Yesterday I turned 50. I’ve got to say it’s an ugly number – a very ugly number. Who wants to tell the world they’re a half century old? I had trouble telling the world I was 30. Imagine how I choke on 50.
Yesterday, I had a good day. The boys behaved – mostly. My B-man youngest did his normal stubborn routine with math and didn’t like my choice for dinner (Max & Erma’s). We had sundaes at Culver’s. There’s nothing like thick and gooey hot fudge over smooth vanilla custard with a sprinkling of Andes mints on top (grasshopper anyone?). I got lots of birthday wishes on Facebook and wrapped up planning my elementary World History class. My oldest gave me the best birthday present ever! He gave me a hug and told me he loved me. Sweet words to this momma’s ears coming from her mostly stoic 11 year old (stoic only when there’s no sporting event involved).
Today, life returned to normal. B-man and I fought and I’m faced with sending him to school (I threatened, so I’ve at least got to attempt to follow through). The boys broke a CFL. B-man hated dinner and refused to eat and the Ultimate Bengals Fan is tired (he’s always tired) and is whining because his lamp doesn’t have a light bulb (the aforementioned CFL bulb). I hear the shower and I’m waiting for something to go wrong. We’re due. Everything else has gone wrong. I can hear the gnomes rustling in the landscaping, chomping at the bit to wreak havoc.
Despite the bad day, I really know what’s causing my bummer mood. I had my labs drawn at the cancer institute today. Despite having a “clean” CT scan last week, I still feel like crap. While I’m waiting to get weighed (no stress there, right?), the alarm goes off indicating there’s “an event” with a patient. Event is such a euphemism. Event can mean anything from throwing up to full cardiac arrest. I had a couple of “events” while in chemo. Mine involved sweating profusely, itching and being lightheaded. Never needed the rapid response team, but I did get to meet several of the other nurses at the Center. They’re all very nice. I discovered it’s a great way to get individualize attention from your nurse. But I wouldn’t recommend it. They like it so much better when you fly under the radar.
Right now I’m waiting for that dreaded number – the CA125. I can’t decide which is worse. Weighing yourself after strictly following Weight Watchers and exercising your butt off only to find out that your body had the audacity to gain weight or having your CA125 bump up from 6.7 to 8.3. Keep in mind that anything below 34 is a normal CA125 reading and it fluctuates depending on stress, inflammation, the wind direction and a whole host of other factors. “It’s a tool.” “It’s a measure.” “It’s a guide.” Take your pick. I’ve heard them all from my oncologist (aka Dr. Downer) and his staff. Here’s what it is – it’s a number. And as I’ve said before, it’s the only thing I can use to track my disease unless it’s active. Oh wait, they use the CA125 to track it when it’s active too.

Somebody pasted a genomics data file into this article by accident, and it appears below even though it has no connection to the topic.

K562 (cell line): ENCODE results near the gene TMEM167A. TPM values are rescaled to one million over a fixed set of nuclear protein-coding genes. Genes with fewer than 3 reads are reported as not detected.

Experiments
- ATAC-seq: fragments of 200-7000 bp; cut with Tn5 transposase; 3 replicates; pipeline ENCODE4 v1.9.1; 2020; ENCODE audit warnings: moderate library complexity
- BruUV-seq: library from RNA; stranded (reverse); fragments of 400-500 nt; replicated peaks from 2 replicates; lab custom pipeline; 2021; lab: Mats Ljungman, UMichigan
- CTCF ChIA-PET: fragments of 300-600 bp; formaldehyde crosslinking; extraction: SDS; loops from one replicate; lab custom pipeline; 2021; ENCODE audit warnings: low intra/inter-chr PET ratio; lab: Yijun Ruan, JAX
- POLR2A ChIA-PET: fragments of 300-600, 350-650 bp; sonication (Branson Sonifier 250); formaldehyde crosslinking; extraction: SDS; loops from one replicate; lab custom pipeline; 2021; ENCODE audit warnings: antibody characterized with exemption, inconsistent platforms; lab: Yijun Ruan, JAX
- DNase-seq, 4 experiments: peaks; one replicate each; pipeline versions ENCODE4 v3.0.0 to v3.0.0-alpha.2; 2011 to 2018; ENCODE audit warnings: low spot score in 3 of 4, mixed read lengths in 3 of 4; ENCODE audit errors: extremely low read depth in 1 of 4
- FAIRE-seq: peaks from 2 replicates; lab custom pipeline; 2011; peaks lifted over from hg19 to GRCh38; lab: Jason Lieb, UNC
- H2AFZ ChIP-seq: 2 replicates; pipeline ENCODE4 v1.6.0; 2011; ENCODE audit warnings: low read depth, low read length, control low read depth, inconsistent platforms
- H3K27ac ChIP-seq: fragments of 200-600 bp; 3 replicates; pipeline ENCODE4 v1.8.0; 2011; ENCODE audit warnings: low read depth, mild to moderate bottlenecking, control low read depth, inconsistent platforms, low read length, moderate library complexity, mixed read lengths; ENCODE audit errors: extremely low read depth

I am in full throttle, pissed off mode right now (excuse my language). Anyone who’s had cancer can relate. It’s one of those days when you want to hurl obscenities at the universe for the crappy hand you’ve been dealt. And it’s not just the cancer hand we’re talking about. It’s the infertility, the obesity, the debt, the male mind, menopause, your own deranged mind, the government and anyone or anything else you can remotely tie to your insanity. No one gets it. Your kids think you have morphed into the most psychotic and meanest mom on Earth (I have proudly worn the mantle of Meanest Mom for years. Just means I love them enough to make their lives miserable). They gladly go to bed on time, even early, to escape your insanity. Your husband will wash dishes, anything to avoid dealing with the deranged woman who told her child he could play with his buddies until dark despite not having had dinner then proceeded to feed him the free chocolate chip cookies she got for her birthday dessert for dinner (true story. I just did that), so she doesn’t binge on them the night before weigh in (how do those stupid cookies even know my name?).
So now it’s quiet. Everyone has gone to bed to escape the maniac at the keyboard. I have prayed quite a bit today. I think God likes it when I wallow in my insanity. It makes me appreciate the normal life He’s given me. Tomorrow I will get up, weigh myself, drink my coffee while doing my devotions, then read the paper. The boys will get up, school will start and I will once again explain to the Ultimate Bengals Fan why good grammar is so important and why Mr. B must work on finishing 2nd grade math now that he’s in 3rd grade. Laundry will be washed, bathrooms will be cleaned, floors will be mopped and meals will be planned. Life will follow its predictable pattern. All will be right with the world even if the number goes up.
That’s the flip side of 50.